Drug Involvement

by digby

A couple of bad helicopter crashes in Afghanistan today make this one of the worst single days of the war there. I was interested to hear that DEA agents were among those killed because their involvement was controversial for a number of reasons, not the least of which was this:

As the Obama administration ramps up the Drug Enforcement Administration's presence in Afghanistan, some special-agent pilots contend that they're being illegally forced to go to a combat zone, while others who've volunteered say they're not being properly equipped.

In interviews with McClatchy, more than a dozen DEA agents describe a badly managed system in which some pilots have been sent to Afghanistan under duress or as punishment for bucking their superiors.

Such complaints, so far mostly arising from the DEA's Aviation Division, could complicate the Obama administration's efforts to send dozens of additional DEA agents to Afghanistan as part of a civilian and military personnel "surge" that aims to stabilize the country.

Veteran DEA pilot Daniel Offield has alleged in an employment discrimination complaint he was told if he refuses to go to Afghanistan in July he'll be demoted. The Stockton, Calif., agent asked for a reprieve because he was in the process of adopting two special needs children and offered to serve his required temporary duty in other countries.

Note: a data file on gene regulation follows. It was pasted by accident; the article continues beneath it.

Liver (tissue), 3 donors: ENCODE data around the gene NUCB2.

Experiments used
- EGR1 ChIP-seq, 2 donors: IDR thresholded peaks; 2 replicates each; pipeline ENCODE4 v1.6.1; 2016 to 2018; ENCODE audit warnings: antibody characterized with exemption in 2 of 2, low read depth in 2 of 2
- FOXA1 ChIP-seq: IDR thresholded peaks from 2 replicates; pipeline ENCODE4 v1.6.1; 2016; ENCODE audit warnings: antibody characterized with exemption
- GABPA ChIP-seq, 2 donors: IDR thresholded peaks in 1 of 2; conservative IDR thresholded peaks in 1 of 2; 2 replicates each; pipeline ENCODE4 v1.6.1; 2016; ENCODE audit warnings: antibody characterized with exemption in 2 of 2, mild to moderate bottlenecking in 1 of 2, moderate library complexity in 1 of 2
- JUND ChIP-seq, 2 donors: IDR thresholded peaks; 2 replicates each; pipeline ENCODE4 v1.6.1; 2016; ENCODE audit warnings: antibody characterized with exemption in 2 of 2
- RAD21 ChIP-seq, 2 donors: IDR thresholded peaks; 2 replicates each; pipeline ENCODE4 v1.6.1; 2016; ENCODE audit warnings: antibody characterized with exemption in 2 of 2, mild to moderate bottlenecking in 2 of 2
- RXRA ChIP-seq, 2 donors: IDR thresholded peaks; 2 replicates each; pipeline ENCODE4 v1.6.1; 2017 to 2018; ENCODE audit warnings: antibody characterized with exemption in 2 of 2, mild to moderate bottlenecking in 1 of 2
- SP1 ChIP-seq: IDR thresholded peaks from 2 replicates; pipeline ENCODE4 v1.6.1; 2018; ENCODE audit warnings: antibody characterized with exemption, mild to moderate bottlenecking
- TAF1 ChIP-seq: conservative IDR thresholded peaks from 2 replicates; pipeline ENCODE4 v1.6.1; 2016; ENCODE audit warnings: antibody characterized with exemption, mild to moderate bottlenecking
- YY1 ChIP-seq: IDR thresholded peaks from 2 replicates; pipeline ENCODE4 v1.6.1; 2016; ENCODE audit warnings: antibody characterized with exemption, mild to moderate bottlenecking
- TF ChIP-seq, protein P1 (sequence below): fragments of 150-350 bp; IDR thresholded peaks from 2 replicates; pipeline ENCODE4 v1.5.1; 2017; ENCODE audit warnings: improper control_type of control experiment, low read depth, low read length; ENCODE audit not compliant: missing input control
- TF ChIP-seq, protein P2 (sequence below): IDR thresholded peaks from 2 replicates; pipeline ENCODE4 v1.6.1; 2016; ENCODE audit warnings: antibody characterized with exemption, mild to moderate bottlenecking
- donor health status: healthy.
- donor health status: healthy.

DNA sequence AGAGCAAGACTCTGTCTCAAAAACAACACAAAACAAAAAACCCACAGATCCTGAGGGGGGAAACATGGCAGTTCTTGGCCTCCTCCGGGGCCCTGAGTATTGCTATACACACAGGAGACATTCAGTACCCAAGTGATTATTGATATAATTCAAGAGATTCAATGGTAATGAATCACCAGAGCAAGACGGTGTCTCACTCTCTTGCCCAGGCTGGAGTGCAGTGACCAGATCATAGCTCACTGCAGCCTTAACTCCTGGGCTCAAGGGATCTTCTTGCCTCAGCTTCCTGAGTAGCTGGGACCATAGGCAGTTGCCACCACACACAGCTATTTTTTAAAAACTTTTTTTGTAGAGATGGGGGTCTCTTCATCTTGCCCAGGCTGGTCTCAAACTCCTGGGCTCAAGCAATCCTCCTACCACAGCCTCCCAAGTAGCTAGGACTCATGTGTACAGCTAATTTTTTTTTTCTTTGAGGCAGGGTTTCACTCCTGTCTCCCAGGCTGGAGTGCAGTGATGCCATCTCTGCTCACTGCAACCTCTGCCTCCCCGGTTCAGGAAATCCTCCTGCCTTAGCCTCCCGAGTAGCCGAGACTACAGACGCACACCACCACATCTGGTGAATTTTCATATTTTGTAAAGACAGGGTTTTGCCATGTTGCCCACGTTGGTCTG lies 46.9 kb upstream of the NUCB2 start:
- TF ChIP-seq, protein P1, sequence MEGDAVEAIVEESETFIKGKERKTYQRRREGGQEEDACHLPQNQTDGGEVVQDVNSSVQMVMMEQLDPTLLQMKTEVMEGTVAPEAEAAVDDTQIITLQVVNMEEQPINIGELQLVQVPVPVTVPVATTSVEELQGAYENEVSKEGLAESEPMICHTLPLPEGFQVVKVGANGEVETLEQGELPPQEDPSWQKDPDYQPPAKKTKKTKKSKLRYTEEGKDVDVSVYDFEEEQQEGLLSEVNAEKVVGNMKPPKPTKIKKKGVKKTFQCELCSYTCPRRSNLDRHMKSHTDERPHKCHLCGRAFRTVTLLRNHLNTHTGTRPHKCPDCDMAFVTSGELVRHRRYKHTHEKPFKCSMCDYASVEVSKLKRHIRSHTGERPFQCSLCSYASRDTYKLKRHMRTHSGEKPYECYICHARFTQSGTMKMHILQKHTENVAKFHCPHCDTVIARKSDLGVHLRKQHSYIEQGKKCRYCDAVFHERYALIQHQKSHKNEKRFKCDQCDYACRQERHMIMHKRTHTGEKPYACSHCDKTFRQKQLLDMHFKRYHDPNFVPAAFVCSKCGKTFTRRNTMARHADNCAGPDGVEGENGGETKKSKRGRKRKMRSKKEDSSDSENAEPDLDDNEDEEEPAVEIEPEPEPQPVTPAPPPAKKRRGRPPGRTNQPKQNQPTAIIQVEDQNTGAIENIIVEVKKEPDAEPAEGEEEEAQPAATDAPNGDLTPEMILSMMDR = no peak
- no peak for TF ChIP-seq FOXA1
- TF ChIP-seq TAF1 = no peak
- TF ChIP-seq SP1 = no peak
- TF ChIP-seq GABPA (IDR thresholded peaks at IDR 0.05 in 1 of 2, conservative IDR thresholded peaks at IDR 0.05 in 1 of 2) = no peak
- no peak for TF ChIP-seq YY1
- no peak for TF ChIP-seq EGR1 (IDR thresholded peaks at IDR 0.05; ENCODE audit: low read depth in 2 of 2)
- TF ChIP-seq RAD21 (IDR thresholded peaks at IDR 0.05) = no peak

Another agent, David Beavers, told McClatchy that he was ordered in July 2007 to prepare to go to Afghanistan in two weeks while he was on bereavement leave after his mother-in-law died. To avoid going, the Orlando, Fla., pilot decided to retire early.

Both men have flown for the DEA in Latin American countries wracked by drug violence, but they say service in a combat zone should be treated as voluntary because they're not military personnel.

"You could say that the war on drugs is dangerous," said Beavers, a DEA pilot for more than 20 years. "But it's not quite like Afghanistan, where you can get your legs blown off by an (improvised explosive device)."

One wonders if these DEA agents who were killed today were among those who were "drafted" into Afghanistan.

It seems that our two abstract, endless Orwellian wars --- the War on Drugs and the War on Terror --- have officially merged. And the complications stemming from that decision are going to be immense. What are we fighting for again?